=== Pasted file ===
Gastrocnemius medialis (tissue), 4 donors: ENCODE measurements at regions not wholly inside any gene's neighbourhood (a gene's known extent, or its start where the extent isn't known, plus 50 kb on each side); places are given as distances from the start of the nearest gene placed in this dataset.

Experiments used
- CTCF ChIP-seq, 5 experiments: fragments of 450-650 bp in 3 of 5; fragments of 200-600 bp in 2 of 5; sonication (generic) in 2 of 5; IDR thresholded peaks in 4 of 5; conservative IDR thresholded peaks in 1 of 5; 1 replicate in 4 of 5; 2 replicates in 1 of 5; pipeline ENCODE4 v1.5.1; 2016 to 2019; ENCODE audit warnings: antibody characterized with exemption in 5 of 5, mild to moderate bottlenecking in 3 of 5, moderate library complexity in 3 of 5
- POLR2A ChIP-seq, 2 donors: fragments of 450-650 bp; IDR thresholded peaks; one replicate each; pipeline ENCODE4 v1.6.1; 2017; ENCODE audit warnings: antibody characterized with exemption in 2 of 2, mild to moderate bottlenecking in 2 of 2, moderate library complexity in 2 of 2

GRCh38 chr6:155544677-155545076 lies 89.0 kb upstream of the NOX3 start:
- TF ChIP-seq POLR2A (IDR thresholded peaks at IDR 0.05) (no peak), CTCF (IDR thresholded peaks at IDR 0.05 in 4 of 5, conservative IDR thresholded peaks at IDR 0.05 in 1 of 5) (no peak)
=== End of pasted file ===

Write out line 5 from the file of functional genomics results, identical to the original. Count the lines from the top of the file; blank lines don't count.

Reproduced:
GRCh38 chr6:155544677-155545076 lies 89.0 kb upstream of the NOX3 start: